My haiku appeared in the Asahi Haikuist Network and also appeared together with Basho’s haiku in the blog by Angelika Wienert, a German poet, in 2005.

 

鶯や餅に糞する縁の先

                   Uguisu ya  mochi ni fun suru  en no saki     

Bush warbler ―

shits on the rice cakes

on the porch rail

 Translated by Robert Hass

  

In July, 2004, I visited Kisakata(象潟), Akita, and wrote the following haiku in celebration of the 360th anniversary of Matsuo Basho’s birth:

 

Basho’s wind

circling stone tablet

midsummer

 

蕉風の句碑に立ちたる真夏かな

Shou fuu no  kuhi ni tachi taru  manatsu kana

 

  

 

In October, 2004, I wrote the following haiku while reading “The Narrow Road to Oku” (Oku no Hosomichi) by Matsuo Basho(1664-1694) as translated by Donald Keene.

I composed it to keep cozy, when the nights were getting longer and chillier.

 

 Autumn winds

leaves flutter upon

the narrow road

 

秋風や奥の細道木の葉舞ふ

Akikaze ya  Okuno Hosomichi  konoha mau

 

 

In November, 2006, I wrote haiku about first snow:

 

 Basho’s statue

dressed in white snow

narrow road

 

初雪や芭蕉の衣清まれり

Hatsu yuki ya  Basho no koromo  kiyomare ri

 

My haiku appeared in the Asahi Haikuist Network, where Professor David McMurray  noted as follows:

The first snowfall in Akita was light, just enough to dust Matsuo Basho’s monument, writes Hidenori Hiruta. Or as the poet observed in 1686, enough snow fell to bend narcissus leaves: Hatsu yuki ya suisen no ha no tawamu made.  Hiruta alludes to Basho’s travel journal, “Oku no Hosomichi” (The Narrow Road to the Deep North).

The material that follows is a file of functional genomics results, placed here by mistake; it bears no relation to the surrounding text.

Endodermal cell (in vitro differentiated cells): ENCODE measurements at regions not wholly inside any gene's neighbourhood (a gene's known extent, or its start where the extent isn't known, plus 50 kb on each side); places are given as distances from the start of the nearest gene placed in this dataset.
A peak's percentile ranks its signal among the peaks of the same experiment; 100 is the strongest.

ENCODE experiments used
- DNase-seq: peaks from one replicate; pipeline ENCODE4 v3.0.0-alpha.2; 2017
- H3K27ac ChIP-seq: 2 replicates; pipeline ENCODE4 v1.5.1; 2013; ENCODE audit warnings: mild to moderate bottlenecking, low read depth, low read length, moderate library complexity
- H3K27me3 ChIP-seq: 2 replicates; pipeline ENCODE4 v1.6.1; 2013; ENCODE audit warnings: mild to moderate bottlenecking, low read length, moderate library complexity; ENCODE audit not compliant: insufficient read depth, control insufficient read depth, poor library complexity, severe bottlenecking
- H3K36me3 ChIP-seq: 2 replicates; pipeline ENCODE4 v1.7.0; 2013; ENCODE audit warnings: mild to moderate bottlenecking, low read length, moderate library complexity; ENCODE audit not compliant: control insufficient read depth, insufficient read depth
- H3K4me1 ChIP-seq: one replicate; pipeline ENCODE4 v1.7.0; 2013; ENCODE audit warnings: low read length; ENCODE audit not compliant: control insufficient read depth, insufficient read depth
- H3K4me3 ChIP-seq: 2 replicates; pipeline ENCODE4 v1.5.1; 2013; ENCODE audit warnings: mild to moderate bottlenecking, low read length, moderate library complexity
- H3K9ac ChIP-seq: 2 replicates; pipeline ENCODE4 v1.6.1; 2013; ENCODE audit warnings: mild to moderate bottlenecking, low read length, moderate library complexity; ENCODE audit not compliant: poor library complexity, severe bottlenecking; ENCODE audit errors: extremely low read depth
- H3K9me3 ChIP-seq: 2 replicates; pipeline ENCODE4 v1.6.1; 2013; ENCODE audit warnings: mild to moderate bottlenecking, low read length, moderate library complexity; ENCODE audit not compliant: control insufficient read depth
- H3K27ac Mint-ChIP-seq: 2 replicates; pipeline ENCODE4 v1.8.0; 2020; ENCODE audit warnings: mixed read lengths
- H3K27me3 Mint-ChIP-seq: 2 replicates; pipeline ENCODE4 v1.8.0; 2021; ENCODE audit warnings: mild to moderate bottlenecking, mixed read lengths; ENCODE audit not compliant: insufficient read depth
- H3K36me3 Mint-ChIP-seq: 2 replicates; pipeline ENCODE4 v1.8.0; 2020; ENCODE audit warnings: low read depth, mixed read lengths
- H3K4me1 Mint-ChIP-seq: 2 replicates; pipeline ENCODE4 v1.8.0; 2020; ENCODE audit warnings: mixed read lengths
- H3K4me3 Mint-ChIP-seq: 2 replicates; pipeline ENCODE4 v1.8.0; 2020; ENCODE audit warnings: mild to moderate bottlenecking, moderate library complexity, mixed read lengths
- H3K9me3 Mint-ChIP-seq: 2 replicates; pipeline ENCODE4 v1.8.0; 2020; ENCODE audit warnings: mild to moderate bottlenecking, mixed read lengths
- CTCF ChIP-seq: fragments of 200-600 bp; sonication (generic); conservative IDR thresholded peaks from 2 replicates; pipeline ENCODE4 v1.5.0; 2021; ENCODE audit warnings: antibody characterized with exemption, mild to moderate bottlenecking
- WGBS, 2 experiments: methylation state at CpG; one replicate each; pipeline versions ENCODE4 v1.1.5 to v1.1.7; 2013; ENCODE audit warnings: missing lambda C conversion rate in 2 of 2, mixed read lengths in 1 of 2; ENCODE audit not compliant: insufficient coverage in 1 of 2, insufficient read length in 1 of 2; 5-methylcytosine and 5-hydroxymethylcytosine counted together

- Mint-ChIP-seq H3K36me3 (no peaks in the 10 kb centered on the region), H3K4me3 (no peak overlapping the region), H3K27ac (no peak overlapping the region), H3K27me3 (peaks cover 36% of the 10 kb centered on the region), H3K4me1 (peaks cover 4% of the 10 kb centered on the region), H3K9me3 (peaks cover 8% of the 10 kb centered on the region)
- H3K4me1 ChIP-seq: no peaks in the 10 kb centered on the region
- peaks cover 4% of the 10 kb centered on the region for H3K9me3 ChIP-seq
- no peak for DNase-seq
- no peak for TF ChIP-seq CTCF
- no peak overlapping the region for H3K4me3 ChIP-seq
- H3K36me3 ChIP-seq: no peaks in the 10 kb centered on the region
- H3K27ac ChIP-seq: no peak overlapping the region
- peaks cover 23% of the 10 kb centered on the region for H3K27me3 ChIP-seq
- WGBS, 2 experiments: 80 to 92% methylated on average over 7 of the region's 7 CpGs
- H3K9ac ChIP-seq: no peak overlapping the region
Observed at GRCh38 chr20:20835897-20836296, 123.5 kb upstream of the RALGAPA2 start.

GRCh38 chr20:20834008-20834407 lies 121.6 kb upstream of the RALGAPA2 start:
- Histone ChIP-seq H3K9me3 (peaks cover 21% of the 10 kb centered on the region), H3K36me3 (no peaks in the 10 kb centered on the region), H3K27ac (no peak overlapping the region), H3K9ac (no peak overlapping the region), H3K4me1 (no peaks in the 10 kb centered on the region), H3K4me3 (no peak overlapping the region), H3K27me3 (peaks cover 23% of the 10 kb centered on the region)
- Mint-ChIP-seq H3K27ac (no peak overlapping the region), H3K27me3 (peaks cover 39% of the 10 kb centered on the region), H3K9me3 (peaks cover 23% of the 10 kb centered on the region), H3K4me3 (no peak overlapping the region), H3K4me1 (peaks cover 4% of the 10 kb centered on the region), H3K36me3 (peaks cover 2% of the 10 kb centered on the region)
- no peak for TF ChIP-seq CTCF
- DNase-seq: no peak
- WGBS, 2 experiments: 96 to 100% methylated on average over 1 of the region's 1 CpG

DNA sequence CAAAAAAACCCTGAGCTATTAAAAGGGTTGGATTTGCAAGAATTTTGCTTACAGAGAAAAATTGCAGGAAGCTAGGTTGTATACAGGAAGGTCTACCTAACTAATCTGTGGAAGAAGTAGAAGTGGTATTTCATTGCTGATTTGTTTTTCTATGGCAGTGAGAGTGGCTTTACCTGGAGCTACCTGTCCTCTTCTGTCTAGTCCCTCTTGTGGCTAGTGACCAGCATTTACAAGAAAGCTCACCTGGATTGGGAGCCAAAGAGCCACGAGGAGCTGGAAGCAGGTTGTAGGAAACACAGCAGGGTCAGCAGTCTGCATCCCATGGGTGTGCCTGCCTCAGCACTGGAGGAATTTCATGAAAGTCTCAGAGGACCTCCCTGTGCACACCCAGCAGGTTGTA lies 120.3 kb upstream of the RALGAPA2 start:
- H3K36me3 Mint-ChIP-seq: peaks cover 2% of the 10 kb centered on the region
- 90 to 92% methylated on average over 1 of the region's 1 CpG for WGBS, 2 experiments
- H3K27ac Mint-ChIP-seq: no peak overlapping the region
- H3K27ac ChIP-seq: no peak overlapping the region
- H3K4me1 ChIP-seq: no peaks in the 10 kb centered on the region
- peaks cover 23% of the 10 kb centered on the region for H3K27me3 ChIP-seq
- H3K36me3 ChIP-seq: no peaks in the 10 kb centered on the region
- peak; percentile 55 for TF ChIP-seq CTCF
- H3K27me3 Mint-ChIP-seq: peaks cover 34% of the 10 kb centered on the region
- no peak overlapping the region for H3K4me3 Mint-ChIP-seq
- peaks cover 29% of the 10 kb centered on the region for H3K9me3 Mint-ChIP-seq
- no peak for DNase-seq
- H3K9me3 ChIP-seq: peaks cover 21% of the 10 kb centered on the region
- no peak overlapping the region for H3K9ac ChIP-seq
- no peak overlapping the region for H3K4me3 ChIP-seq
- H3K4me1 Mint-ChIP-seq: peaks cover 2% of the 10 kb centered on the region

初雪や水仙の葉のたわむまで

Hatsu yuki ya  suisen no ha no  tawamu made

 

The first snow ―

just enough to bend

narcissus leaves

 

Translated by David McMurray

 

These two haiku above are quoted in the category, Literature of the Literature.net.

In January, 2009, I wrote haiku about New Year. This was selected and printed in the haiku magazine, HI , which is published by HIA (Haiku International Association)(国際俳句交流協会).

 

Sending out steam

dedicating Bonden

New Year’s Festival

 

湯気立てて梵天納む寒祭り

Yuge tate te  bonden osamu  kan matsuri

 

 

 On January 23, 2010, the word ‘Bonden(梵天)’  was taken up as Kigo for the New Year in SPECIAL GALLERIES…..DARUMA MUSEUM (03) by Dr. Gabi Greve, a German poet, in Okayama, Japan.

In February, 2010, I wrote the following haiku:

 

 Frozen beard

thawing

valentine mails

 

鬚なごむバレンタインのメールかな

Hige nagomu  barentain no  meeru kana

 

On March 5, 2010, this haiku appeared in the Asahi Haikuist Network.